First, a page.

Goldman Sachs will pay a $22 million fine to settle charges that it allowed a select group of investor clients to get tip-offs on equity research, US regulators said Thursday.
The Securities and Exchange Commission charged Goldman with failure to address the risk that during weekly "huddles", its analysts could share valuable nonpublic information about its research recommendations for clients.
"Huddles were a practice where Goldman's stock research analysts met to provide their best trading ideas to firm traders and later passed them on to a select group of top clients," the US market watchdog said in a statement.
From 2006 to 2011, Goldman held weekly huddles occasionally attended by sales personnel in which analysts discussed their top short-term trading ideas and traders discussed their views on the markets.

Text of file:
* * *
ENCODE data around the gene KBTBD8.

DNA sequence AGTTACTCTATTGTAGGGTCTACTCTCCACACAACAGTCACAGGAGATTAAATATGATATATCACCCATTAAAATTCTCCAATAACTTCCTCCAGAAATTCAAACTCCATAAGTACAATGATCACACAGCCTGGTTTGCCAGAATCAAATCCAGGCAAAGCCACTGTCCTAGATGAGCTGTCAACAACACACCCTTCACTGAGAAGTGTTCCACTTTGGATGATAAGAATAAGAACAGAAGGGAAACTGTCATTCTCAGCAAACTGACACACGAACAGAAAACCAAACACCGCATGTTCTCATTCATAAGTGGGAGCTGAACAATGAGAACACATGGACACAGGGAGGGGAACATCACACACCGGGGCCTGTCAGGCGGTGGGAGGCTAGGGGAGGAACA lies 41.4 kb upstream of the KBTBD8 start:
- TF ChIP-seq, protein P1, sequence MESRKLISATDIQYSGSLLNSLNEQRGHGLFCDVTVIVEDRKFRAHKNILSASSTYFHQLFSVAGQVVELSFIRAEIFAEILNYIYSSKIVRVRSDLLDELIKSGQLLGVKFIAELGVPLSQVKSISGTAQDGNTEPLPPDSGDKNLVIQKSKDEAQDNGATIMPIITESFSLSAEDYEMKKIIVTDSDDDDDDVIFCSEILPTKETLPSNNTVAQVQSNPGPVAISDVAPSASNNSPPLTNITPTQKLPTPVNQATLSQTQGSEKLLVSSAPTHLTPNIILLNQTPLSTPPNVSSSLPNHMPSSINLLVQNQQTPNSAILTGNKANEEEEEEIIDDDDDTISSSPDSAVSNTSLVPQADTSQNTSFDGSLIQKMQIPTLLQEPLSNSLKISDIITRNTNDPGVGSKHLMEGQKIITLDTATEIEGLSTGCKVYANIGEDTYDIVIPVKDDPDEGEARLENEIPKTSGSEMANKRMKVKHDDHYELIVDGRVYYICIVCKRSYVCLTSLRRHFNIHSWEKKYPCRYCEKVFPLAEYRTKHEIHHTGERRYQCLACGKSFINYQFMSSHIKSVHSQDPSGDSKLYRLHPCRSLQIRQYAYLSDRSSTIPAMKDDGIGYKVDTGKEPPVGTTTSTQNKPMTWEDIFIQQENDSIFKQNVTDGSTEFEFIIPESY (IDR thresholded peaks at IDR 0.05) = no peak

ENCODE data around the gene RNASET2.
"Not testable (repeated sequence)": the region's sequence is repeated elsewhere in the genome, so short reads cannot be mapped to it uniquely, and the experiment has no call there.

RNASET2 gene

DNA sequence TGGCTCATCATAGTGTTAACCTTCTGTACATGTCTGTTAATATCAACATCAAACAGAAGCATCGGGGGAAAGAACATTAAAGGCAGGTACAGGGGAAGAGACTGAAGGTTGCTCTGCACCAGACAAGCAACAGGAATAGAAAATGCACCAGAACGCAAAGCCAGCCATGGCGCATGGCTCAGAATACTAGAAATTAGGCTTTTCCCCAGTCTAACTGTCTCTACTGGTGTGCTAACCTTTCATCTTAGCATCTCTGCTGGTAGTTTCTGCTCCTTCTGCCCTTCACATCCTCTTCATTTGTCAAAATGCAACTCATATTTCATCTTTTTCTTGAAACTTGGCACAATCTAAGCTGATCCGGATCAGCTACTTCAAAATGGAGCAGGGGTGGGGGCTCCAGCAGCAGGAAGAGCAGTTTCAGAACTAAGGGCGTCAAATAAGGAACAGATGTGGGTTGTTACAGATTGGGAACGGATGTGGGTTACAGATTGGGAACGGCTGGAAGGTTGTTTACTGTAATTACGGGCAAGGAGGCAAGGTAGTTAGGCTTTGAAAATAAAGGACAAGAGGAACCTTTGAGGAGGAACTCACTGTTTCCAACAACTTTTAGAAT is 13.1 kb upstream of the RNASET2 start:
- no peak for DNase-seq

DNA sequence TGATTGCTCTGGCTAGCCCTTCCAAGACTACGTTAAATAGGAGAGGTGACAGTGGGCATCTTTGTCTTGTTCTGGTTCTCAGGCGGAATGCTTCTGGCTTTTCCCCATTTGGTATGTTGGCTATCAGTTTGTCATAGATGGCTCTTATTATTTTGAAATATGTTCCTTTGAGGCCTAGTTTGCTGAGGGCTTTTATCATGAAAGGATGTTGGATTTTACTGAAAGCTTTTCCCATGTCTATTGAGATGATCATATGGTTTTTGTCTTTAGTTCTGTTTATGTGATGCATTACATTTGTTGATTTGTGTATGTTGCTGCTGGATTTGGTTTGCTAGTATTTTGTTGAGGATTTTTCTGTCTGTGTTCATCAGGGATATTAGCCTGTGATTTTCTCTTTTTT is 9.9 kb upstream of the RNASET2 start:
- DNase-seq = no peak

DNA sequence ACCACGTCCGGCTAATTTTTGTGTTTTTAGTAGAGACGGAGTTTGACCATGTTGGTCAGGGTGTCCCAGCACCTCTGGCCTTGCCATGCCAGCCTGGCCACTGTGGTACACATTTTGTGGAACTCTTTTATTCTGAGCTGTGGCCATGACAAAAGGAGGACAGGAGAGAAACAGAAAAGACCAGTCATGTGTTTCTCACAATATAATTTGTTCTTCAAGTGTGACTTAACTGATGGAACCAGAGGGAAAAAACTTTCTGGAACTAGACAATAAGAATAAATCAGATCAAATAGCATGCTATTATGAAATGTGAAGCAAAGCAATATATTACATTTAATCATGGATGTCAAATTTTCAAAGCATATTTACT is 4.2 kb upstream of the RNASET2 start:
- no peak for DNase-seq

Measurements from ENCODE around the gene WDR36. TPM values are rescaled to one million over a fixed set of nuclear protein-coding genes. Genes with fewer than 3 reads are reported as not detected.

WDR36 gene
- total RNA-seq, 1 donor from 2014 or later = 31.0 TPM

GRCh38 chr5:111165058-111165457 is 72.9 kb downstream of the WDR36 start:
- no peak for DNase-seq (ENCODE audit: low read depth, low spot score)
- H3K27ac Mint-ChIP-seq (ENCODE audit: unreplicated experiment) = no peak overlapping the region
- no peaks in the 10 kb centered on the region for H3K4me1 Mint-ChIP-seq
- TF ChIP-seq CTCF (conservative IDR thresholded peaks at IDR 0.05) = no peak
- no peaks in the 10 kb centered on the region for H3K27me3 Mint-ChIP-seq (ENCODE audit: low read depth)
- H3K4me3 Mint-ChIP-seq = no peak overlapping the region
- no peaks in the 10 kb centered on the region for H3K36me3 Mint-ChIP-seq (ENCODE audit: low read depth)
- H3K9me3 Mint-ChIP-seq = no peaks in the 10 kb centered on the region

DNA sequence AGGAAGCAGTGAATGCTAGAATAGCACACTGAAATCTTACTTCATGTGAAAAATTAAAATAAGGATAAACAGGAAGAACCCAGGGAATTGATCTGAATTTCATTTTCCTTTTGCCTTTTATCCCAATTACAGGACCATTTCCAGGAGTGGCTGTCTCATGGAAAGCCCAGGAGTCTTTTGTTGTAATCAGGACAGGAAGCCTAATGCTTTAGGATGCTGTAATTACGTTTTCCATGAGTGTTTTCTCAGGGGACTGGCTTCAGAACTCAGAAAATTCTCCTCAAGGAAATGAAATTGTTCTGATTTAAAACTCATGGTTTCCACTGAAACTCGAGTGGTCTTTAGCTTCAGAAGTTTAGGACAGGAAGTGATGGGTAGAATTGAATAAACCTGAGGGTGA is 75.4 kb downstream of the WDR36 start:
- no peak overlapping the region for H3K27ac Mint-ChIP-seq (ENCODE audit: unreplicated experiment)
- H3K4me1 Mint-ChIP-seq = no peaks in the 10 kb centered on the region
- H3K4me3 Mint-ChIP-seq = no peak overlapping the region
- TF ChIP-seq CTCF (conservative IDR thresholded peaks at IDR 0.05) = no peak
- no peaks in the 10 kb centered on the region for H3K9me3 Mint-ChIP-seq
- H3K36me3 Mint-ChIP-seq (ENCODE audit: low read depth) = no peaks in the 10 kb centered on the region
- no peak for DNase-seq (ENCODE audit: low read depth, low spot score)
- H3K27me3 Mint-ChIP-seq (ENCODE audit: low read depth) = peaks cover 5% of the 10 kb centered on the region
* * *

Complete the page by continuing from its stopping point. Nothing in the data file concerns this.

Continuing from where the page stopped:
In 2007, the SEC said, Goldman began a program known as the Asymmetric Service Initiative in which analysts shared information and trading ideas from the huddles with select clients.
The risks from these information exchanges were increased by the fact that many of the clients and traders engaged in frequent, high-volume trading, the regulator noted.
"Higher-risk trading and business strategies require higher-order controls," said Robert Khuzami, chief of SEC enforcement.
"Despite being on notice from the SEC about the importance of such controls, Goldman failed to implement policies and procedures that adequately controlled the risk that research analysts could preview upcoming ratings changes with select traders and clients," he said.
Under the terms of the settlement, Goldman will pay a $22 million penalty, $11 million of which will be paid to the Financial Industry Regulatory Authority in a related proceeding.
Goldman neither admitted nor denied the charges, except for special elements, the regulators said.
Shares in Goldman were up 3.0 percent at $119.37 amid a sharp stock rally in New York.